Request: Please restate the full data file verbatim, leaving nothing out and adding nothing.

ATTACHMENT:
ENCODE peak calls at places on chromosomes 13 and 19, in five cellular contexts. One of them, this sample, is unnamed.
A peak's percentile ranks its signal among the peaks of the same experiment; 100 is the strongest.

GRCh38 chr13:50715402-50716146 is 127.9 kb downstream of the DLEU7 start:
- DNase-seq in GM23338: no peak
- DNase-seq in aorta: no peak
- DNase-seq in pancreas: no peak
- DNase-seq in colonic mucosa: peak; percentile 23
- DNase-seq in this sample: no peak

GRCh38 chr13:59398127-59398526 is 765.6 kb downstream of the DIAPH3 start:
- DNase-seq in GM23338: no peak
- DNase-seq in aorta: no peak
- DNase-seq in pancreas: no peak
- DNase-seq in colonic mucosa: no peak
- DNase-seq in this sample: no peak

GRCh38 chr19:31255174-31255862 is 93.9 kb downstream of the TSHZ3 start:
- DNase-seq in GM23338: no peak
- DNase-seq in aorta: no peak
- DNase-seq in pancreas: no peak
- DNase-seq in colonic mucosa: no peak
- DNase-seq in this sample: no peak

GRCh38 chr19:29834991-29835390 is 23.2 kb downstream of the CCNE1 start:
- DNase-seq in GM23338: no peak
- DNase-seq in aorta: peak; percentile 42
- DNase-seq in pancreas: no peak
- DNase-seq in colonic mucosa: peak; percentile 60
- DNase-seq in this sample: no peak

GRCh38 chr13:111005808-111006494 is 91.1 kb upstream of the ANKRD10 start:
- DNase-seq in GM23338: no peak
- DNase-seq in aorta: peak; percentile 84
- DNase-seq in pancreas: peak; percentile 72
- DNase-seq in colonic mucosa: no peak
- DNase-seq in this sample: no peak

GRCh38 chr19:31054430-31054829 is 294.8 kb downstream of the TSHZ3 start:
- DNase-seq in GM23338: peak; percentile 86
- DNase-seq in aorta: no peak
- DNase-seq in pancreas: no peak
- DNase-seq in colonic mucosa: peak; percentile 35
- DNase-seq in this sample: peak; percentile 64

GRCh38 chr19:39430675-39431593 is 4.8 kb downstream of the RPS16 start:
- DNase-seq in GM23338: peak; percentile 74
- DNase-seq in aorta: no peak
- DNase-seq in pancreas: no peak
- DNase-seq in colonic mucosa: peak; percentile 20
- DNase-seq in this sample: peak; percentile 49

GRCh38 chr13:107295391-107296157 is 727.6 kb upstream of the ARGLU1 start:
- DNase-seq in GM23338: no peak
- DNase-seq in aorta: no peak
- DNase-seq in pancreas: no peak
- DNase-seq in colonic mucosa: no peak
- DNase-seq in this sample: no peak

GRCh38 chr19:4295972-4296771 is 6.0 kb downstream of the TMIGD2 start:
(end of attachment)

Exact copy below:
ENCODE peak calls at places on chromosomes 13 and 19, in five cellular contexts. One of them, this sample, is unnamed.
A peak's percentile ranks its signal among the peaks of the same experiment; 100 is the strongest.

GRCh38 chr13:50715402-50716146 is 127.9 kb downstream of the DLEU7 start:
- DNase-seq in GM23338: no peak
- DNase-seq in aorta: no peak
- DNase-seq in pancreas: no peak
- DNase-seq in colonic mucosa: peak; percentile 23
- DNase-seq in this sample: no peak

GRCh38 chr13:59398127-59398526 is 765.6 kb downstream of the DIAPH3 start:
- DNase-seq in GM23338: no peak
- DNase-seq in aorta: no peak
- DNase-seq in pancreas: no peak
- DNase-seq in colonic mucosa: no peak
- DNase-seq in this sample: no peak

GRCh38 chr19:31255174-31255862 is 93.9 kb downstream of the TSHZ3 start:
- DNase-seq in GM23338: no peak
- DNase-seq in aorta: no peak
- DNase-seq in pancreas: no peak
- DNase-seq in colonic mucosa: no peak
- DNase-seq in this sample: no peak

GRCh38 chr19:29834991-29835390 is 23.2 kb downstream of the CCNE1 start:
- DNase-seq in GM23338: no peak
- DNase-seq in aorta: peak; percentile 42
- DNase-seq in pancreas: no peak
- DNase-seq in colonic mucosa: peak; percentile 60
- DNase-seq in this sample: no peak

GRCh38 chr13:111005808-111006494 is 91.1 kb upstream of the ANKRD10 start:
- DNase-seq in GM23338: no peak
- DNase-seq in aorta: peak; percentile 84
- DNase-seq in pancreas: peak; percentile 72
- DNase-seq in colonic mucosa: no peak
- DNase-seq in this sample: no peak

GRCh38 chr19:31054430-31054829 is 294.8 kb downstream of the TSHZ3 start:
- DNase-seq in GM23338: peak; percentile 86
- DNase-seq in aorta: no peak
- DNase-seq in pancreas: no peak
- DNase-seq in colonic mucosa: peak; percentile 35
- DNase-seq in this sample: peak; percentile 64

GRCh38 chr19:39430675-39431593 is 4.8 kb downstream of the RPS16 start:
- DNase-seq in GM23338: peak; percentile 74
- DNase-seq in aorta: no peak
- DNase-seq in pancreas: no peak
- DNase-seq in colonic mucosa: peak; percentile 20
- DNase-seq in this sample: peak; percentile 49

GRCh38 chr13:107295391-107296157 is 727.6 kb upstream of the ARGLU1 start:
- DNase-seq in GM23338: no peak
- DNase-seq in aorta: no peak
- DNase-seq in pancreas: no peak
- DNase-seq in colonic mucosa: no peak
- DNase-seq in this sample: no peak

GRCh38 chr19:4295972-4296771 is 6.0 kb downstream of the TMIGD2 start: